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Thanks to the new presidential election by legislative district data calculated by the team at Daily Kos Elections, this week I've been able to create interactive maps for Florida and Utah. Each legislative chamber is mapped out and color-coded according to the presidential winner and party that holds each district, along with some info on each legislator. You can find links to all the previously released maps here, which you may want to bookmark.

Districts in solid blue were carried by Obama and are represented by a Democrat, while those in solid red were won by Mitt Romney and are held by a Republican. Lighter red districts voted for Obama and a Republican legislator, while those in lighter blue went for Romney and a Democratic legislator. Note that the map displays use only the two-party vote to give you a more equivalent comparison between presidential and legislative results, but this post and Daily Kos Elections numbers include totals for third-party candidates, though the differences are minor.


Florida State Senate

The Republicans took control of the state Senate after the 1994 election and maintain a 26-to-14 majority there. Republicans exercised total control over the redistricting process in Florida and were thus able to craft maps to lock in their majorities. Obama won 18 Senate districts while Romney carried 22, but four Republicans sit in Obama seats. The median seat voted for Romney by an average of 52 to 47, placing it five points to the right of the state.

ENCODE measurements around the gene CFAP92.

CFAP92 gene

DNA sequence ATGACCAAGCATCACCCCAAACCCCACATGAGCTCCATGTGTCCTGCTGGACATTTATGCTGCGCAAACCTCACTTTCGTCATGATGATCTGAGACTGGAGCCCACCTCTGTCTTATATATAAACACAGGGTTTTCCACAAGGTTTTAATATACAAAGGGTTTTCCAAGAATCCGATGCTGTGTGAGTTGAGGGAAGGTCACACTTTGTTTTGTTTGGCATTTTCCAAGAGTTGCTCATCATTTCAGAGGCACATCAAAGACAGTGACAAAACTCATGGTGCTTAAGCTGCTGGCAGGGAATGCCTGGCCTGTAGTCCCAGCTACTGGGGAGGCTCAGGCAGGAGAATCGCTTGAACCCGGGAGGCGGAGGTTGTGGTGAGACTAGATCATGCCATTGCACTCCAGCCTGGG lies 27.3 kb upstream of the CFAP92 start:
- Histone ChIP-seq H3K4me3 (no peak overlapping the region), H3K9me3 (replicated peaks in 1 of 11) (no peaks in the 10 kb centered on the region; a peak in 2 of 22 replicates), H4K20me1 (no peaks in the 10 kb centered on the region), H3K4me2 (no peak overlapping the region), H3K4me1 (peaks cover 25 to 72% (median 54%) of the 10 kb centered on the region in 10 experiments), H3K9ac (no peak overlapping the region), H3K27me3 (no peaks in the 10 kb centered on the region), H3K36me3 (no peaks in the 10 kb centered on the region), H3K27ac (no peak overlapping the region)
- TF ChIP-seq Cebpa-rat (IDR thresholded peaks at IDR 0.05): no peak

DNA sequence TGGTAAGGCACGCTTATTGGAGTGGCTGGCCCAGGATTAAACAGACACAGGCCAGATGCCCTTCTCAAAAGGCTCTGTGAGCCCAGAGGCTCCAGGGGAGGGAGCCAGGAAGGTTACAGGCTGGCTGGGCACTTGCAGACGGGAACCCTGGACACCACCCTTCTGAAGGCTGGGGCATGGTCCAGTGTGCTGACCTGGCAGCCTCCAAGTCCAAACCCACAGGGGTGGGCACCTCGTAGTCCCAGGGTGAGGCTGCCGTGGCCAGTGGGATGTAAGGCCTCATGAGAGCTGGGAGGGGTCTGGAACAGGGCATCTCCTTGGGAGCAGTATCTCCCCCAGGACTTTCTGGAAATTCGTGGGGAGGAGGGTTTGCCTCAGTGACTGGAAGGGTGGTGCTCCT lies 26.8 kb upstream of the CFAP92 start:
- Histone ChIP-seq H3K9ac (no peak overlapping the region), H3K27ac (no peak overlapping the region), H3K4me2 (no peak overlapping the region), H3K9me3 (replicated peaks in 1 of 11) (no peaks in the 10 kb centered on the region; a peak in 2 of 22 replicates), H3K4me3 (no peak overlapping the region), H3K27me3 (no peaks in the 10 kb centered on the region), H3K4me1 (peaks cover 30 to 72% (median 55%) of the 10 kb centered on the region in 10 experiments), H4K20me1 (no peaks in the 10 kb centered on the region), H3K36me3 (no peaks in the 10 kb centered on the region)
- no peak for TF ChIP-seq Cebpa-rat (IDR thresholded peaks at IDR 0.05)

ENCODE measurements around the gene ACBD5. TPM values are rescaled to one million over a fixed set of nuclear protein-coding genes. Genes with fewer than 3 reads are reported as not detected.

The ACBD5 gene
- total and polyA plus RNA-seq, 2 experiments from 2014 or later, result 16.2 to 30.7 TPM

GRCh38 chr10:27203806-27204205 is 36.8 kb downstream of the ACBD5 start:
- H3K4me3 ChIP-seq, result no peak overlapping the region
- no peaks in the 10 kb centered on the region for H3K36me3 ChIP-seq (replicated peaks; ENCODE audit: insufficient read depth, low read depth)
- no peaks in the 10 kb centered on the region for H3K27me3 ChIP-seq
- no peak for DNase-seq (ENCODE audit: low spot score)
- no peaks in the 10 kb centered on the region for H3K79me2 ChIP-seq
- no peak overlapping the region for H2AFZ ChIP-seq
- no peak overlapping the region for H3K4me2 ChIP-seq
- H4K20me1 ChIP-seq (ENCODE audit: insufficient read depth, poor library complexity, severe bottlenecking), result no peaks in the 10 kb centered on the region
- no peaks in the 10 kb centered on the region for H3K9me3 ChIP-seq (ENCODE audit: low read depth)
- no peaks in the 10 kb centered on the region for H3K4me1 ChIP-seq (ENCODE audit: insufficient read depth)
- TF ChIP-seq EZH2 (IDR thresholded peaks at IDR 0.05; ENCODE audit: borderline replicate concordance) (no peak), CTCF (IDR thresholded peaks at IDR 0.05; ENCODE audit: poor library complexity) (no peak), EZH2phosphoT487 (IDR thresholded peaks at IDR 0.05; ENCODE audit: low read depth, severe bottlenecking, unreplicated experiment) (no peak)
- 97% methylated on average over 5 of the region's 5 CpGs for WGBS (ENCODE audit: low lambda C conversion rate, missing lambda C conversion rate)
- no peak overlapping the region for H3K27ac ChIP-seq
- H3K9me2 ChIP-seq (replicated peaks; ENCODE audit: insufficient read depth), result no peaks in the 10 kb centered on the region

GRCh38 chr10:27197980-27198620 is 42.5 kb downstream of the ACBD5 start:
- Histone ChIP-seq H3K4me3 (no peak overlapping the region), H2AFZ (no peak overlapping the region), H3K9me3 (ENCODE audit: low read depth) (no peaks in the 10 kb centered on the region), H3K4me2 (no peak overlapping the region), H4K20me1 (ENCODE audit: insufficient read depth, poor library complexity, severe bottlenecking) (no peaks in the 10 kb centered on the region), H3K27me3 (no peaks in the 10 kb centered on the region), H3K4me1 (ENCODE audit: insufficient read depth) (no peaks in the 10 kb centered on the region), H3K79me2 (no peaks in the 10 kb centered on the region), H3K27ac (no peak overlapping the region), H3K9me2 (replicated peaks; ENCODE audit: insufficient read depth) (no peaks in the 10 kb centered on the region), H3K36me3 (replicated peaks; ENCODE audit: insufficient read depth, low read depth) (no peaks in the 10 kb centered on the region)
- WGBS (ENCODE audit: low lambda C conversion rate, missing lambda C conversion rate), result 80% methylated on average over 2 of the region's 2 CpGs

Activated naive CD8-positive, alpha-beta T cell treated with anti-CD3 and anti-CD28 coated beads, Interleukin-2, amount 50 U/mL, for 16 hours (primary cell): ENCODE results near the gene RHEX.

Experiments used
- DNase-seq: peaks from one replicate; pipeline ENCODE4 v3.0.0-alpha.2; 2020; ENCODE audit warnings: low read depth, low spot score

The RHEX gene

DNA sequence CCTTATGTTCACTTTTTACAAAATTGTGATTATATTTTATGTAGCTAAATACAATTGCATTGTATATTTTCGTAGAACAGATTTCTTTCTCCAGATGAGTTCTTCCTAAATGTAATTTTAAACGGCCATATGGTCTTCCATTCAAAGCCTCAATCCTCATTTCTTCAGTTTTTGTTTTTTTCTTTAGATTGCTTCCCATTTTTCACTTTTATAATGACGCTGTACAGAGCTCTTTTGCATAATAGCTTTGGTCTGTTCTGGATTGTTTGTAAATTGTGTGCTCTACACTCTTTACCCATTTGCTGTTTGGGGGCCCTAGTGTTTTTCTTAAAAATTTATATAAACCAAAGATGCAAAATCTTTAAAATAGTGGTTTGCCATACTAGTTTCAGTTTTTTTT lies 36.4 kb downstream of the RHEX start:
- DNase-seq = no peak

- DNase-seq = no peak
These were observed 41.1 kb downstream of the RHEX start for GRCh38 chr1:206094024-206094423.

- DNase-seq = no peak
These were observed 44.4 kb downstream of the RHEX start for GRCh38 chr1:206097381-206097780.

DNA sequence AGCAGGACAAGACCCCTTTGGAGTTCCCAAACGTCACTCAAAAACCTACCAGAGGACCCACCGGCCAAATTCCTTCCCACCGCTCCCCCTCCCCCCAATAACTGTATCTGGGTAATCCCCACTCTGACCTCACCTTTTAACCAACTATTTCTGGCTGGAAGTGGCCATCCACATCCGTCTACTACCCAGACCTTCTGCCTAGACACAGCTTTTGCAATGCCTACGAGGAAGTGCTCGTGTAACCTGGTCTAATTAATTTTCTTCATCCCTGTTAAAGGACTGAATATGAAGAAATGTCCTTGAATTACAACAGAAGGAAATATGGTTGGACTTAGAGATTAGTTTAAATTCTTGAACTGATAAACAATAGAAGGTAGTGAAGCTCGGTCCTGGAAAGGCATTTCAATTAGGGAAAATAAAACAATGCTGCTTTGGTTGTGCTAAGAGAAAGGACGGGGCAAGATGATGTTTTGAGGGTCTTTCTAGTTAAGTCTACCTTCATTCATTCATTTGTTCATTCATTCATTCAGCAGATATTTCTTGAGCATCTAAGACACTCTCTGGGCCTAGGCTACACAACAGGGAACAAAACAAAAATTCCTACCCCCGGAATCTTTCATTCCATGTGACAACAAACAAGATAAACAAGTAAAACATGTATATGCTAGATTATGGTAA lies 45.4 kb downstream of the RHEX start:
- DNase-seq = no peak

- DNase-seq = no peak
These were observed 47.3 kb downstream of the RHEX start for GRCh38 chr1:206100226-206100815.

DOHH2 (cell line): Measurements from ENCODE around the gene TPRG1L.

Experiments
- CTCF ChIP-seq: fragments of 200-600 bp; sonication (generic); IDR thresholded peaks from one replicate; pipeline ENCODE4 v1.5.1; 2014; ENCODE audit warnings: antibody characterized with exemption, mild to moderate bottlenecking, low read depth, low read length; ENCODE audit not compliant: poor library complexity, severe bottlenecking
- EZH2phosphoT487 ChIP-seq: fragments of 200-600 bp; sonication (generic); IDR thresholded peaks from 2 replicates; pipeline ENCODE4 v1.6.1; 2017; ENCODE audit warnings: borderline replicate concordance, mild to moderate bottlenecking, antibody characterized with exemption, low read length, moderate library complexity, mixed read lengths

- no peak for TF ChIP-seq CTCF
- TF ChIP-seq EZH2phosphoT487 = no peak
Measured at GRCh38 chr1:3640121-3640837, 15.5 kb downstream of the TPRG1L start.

Fortunately for Democrats, there are currently lawsuits in progress over the district lines under the state's newly enacted Fair Districts Amendment, which have good odds of success at redrawing some of the more flagrantly gerrymandered Senate districts, though it is unclear whether or not these changes would take place in time for the 2014 elections.


Florida State House of Representatives

The state's lower house has a similar partisan lean where Obama carried 55 seats while Romney won 65. Two Democrats and 12 Republicans hold districts carried by the other party's presidential ticket, giving Republicans a 75-to-45 seat majority. The median seat went for Romney by 51-to-48 margin, four points more Republican than statewide.

Please head below the fold to see Utah.


Utah State Senate

As with Florida, Republicans wielded total control over redistricting, but that was entirely unnecessary in Romney's best state. In total, he won 27 senate districts while Obama carried just two. Democrats hold both Obama seats in addition to three that voted for Romney, but that gives Republicans a veto-proof majority of 24 to five. The median district went for Romney 77 to 21, nine points to the right of his statewide performance.